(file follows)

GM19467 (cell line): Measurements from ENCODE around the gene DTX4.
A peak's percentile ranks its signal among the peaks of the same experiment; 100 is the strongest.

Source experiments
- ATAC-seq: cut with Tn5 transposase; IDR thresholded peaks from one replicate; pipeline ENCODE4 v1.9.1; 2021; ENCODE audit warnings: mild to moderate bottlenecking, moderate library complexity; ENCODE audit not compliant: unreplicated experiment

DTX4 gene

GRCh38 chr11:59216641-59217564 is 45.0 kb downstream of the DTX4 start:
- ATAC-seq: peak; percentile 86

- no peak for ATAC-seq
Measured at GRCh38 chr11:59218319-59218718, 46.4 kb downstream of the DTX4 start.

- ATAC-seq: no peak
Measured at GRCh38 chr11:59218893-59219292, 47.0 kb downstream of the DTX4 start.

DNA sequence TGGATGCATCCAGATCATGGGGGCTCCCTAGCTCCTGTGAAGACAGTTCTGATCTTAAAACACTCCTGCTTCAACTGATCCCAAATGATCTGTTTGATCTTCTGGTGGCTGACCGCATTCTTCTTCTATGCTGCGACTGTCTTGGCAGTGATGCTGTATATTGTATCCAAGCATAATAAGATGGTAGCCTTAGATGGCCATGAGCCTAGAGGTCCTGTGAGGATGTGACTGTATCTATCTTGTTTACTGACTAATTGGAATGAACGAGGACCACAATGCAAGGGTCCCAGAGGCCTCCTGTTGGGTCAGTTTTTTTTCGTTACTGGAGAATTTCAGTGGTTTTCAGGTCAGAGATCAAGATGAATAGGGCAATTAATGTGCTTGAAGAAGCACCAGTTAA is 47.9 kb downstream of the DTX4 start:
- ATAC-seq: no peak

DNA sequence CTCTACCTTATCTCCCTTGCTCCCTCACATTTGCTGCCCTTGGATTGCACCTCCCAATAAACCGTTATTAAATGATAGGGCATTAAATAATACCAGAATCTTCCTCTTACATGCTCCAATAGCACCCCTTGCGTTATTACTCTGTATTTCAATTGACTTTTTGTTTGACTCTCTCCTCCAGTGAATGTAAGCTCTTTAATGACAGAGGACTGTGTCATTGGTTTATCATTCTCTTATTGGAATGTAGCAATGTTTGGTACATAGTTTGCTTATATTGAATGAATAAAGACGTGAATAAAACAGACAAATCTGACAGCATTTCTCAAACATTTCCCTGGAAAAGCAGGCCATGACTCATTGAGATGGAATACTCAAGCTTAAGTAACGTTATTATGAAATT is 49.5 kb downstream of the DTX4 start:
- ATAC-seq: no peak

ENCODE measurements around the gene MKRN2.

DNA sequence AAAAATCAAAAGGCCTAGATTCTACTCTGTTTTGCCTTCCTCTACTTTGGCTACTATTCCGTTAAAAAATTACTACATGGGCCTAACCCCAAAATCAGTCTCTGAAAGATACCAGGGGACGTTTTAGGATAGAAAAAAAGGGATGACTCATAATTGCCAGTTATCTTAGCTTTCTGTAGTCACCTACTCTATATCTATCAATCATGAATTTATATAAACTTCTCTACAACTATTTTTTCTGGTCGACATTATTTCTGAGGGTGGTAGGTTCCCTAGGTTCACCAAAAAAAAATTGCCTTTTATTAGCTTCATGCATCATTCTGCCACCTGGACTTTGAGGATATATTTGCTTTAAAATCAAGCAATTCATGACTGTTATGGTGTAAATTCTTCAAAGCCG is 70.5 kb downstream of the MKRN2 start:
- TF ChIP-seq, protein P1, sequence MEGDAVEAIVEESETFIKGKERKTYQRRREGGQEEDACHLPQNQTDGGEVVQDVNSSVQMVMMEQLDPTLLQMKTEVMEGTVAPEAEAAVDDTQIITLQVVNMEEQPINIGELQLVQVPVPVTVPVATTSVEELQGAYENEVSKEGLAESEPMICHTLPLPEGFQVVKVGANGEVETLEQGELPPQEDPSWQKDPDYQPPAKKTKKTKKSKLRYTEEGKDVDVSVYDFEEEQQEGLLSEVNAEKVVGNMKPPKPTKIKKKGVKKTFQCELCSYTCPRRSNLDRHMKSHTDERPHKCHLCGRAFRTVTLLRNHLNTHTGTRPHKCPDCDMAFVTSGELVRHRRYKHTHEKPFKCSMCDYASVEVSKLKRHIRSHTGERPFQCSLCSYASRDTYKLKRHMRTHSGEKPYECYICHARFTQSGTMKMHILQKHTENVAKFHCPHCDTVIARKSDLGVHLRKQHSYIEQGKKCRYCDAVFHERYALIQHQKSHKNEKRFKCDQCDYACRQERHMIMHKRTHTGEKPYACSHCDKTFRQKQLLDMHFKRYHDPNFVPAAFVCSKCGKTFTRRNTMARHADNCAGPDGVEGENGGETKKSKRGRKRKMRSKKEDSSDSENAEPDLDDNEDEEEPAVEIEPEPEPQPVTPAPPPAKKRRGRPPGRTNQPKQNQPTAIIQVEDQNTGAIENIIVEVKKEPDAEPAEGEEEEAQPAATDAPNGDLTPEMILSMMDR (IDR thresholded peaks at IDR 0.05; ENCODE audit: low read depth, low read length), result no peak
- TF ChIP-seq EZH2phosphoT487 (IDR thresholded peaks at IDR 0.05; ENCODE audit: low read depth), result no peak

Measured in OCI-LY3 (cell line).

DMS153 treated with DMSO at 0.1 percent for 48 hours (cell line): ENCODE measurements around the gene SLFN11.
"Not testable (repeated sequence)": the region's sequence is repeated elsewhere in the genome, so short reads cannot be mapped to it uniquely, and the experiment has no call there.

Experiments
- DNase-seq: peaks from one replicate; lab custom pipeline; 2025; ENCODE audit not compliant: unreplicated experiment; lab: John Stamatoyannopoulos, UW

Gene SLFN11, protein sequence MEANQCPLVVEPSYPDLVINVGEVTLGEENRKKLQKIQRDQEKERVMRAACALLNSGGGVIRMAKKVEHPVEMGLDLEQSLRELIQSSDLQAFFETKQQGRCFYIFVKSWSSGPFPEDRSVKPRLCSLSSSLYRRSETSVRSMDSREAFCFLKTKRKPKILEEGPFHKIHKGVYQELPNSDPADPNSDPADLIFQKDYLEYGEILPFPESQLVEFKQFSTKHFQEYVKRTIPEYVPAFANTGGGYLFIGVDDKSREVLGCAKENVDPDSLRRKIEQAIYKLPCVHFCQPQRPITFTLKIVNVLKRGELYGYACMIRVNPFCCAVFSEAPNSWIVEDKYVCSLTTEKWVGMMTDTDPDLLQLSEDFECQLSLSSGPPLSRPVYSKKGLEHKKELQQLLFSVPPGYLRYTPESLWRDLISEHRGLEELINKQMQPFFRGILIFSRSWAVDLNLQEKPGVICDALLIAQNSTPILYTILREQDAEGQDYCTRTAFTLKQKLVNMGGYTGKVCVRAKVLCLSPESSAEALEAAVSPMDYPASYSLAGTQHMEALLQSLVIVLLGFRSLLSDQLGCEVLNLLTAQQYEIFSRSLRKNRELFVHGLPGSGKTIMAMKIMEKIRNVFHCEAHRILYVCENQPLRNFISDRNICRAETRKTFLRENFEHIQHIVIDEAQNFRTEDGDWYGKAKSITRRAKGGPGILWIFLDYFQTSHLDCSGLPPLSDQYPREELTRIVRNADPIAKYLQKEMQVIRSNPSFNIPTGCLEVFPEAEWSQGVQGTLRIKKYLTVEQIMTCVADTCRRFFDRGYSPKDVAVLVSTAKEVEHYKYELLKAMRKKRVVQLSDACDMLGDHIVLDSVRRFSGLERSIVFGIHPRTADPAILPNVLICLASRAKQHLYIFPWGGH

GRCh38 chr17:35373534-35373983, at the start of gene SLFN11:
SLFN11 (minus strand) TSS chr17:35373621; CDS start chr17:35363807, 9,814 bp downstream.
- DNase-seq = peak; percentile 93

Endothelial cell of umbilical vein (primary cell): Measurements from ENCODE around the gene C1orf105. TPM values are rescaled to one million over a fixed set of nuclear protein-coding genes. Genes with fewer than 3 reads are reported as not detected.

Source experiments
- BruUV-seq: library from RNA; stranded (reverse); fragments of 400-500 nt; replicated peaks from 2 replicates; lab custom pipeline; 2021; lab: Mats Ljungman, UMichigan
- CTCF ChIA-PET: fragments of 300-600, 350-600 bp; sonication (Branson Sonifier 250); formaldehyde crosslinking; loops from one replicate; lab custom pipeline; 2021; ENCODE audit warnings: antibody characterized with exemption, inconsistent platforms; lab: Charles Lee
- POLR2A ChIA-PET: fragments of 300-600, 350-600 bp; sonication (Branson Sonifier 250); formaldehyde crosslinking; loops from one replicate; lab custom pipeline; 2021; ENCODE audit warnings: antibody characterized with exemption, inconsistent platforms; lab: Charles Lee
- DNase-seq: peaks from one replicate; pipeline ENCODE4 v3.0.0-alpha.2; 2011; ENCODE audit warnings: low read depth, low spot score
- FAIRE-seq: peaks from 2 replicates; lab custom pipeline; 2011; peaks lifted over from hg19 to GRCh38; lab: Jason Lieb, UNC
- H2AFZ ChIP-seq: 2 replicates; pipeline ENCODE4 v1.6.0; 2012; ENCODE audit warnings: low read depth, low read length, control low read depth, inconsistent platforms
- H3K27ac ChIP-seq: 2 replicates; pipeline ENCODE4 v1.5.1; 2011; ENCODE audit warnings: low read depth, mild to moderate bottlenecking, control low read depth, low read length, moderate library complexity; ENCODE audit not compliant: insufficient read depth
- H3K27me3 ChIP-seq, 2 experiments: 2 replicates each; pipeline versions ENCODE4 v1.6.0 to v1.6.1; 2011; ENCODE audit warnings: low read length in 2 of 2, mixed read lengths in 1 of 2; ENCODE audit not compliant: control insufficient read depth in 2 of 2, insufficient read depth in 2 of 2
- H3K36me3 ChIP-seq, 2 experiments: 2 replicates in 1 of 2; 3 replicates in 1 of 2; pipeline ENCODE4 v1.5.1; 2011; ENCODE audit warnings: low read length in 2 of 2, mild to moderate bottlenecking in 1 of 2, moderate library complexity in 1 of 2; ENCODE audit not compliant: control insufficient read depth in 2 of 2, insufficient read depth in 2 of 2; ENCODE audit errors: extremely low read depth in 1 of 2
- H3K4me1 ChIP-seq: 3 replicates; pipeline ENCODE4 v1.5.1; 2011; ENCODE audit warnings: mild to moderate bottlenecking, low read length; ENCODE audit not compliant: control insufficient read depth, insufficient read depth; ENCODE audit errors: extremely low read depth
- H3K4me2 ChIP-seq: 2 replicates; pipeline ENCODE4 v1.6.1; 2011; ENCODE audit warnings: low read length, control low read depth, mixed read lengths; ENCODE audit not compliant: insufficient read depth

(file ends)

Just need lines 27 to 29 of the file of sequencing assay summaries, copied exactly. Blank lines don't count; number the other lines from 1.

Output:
SLFN11 (minus strand) TSS chr17:35373621; CDS start chr17:35363807, 9,814 bp downstream.
- DNase-seq = peak; percentile 93

Endothelial cell of umbilical vein (primary cell): Measurements from ENCODE around the gene C1orf105. TPM values are rescaled to one million over a fixed set of nuclear protein-coding genes. Genes with fewer than 3 reads are reported as not detected.